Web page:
I put a couple of rocks I had in the yard up against the open side of the burner to try and help insulate it a bit more.

After ten hours of boiling outdoors, it is brought inside and transferred to the finishing pot.  It's really starting to look and smell like syrup now.

 When it has reached a temp somewhere between 220 and 221, we take it off the heat and do a hydrometer test.  This time I heated the hydrometer cup in the oven to maintain the hot test temperature of 211.  It is measuring right at 59 brix which is considered done but not as "done" as I would have liked.  But rather than risk overdoing it, we're calling it done.

This boil produced about 6.3 cups of syrup, but again we had issues with filtering where we lost a bunch.  After filtering through the Orlon filter and pre-filter I could still see sugar sand (niter) suspended in the syrup.  So we tried running it through coffee filters.  It plugged up too quickly so we had to re-filter it through the Orlon and pre-filter again.  We lost so much syrup in the filters!  And then after the fact, I read on a maple sugaring forum that you are supposed to dampen the Orlon filter first so it doesn't absorb so much syrup.  Damn!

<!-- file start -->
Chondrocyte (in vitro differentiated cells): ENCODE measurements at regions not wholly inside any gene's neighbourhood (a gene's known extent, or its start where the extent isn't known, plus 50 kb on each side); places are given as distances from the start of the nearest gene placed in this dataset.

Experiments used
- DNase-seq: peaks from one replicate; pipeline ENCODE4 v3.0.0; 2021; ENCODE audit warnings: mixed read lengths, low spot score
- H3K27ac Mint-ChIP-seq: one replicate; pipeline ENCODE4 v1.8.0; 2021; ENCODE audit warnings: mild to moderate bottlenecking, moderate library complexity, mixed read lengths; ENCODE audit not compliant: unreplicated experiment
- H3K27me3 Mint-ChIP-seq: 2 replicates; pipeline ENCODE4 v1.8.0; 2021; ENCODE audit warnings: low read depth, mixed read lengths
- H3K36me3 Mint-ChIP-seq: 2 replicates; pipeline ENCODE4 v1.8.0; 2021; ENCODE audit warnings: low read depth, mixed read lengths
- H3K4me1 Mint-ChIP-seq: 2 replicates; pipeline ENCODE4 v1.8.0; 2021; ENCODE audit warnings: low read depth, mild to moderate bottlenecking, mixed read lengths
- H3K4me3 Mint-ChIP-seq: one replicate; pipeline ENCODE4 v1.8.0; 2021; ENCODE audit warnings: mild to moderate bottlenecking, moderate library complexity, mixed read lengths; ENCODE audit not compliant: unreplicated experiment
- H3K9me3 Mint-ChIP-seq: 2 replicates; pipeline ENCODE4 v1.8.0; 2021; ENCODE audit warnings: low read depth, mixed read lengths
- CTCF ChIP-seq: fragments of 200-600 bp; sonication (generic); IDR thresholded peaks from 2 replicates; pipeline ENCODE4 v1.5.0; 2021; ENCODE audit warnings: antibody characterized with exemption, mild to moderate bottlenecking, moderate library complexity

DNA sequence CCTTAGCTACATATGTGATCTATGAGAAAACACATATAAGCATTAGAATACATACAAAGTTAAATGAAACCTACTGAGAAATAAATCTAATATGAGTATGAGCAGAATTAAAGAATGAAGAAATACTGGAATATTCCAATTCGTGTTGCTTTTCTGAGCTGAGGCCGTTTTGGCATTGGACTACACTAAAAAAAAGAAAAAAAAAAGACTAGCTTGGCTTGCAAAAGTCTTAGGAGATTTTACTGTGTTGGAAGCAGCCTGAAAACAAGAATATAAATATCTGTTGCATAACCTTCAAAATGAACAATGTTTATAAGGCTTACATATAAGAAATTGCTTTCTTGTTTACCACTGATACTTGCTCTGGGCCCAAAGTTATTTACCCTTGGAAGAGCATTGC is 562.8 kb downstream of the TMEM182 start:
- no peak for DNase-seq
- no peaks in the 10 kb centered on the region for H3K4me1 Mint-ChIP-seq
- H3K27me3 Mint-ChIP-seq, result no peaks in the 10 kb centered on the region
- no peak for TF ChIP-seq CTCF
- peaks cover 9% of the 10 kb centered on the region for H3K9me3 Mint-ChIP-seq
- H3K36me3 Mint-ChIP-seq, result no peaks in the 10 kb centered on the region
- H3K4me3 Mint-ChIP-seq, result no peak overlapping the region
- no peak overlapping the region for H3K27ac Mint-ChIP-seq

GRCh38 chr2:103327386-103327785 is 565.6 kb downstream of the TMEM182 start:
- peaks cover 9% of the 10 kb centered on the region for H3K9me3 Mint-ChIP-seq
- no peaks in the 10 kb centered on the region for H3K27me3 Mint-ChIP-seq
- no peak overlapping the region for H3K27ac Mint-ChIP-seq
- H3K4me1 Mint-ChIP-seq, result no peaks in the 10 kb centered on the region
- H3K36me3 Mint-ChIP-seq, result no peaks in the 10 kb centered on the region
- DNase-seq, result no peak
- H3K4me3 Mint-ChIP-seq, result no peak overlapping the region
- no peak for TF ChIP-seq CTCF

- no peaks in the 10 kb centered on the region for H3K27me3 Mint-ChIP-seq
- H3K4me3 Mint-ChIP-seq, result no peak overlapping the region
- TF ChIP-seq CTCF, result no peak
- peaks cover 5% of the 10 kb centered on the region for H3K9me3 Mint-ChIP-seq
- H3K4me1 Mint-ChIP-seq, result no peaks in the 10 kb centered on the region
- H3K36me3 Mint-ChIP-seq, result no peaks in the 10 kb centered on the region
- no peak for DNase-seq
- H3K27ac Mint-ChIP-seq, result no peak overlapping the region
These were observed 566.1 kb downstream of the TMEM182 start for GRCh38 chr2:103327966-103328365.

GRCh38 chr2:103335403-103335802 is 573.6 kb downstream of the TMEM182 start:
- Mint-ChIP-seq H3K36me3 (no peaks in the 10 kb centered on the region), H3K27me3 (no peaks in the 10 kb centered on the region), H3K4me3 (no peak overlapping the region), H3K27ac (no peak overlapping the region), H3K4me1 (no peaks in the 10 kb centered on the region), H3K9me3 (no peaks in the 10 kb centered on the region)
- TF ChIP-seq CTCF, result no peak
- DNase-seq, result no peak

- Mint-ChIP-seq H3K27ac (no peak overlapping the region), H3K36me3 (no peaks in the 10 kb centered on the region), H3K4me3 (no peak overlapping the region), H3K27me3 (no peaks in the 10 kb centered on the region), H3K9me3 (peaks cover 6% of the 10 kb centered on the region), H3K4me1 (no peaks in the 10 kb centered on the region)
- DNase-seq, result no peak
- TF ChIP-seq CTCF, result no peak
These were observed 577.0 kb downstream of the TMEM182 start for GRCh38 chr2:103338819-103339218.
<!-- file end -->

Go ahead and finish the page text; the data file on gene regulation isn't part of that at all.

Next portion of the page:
And despite all of our filtering and loss of syrup, there was still niter suspended in the syrup.  I also read after the fact that it is nearly impossible to remove all the niter with gravity filters.  The only way to remove it all was with commercial filter presses which are very expensive and not for the hobbyist (unless you have lots of money).  Most hobbyists just let the niter settle to the bottom and in about a week the syrup will look clear.  The niter is harmless...the syrup just looks nicer without it.  Our first batch didn't have it because early season sap has less niter and what was there was caught by the coffee filter.  Niter increases as the season progresses though, and it is also what gives the syrup a darker colour and stronger maple flavour.

So after all that, this is what we were left with.  Our second boil syrup is the lighter-coloured one on the left (1 cup).  The next bottle which is slightly darker is from this boil, also 1 cup.  The little bottle was leftover (2/3 cup), and the large bottle is 2 cups.  So we lost about 2.5 cups of syrup in the filtering fiasco.  Now we know...filter once, do not obsess about niter. lol 

We had the syrup from the little bottle on our waffles for breakfast and it was yummy.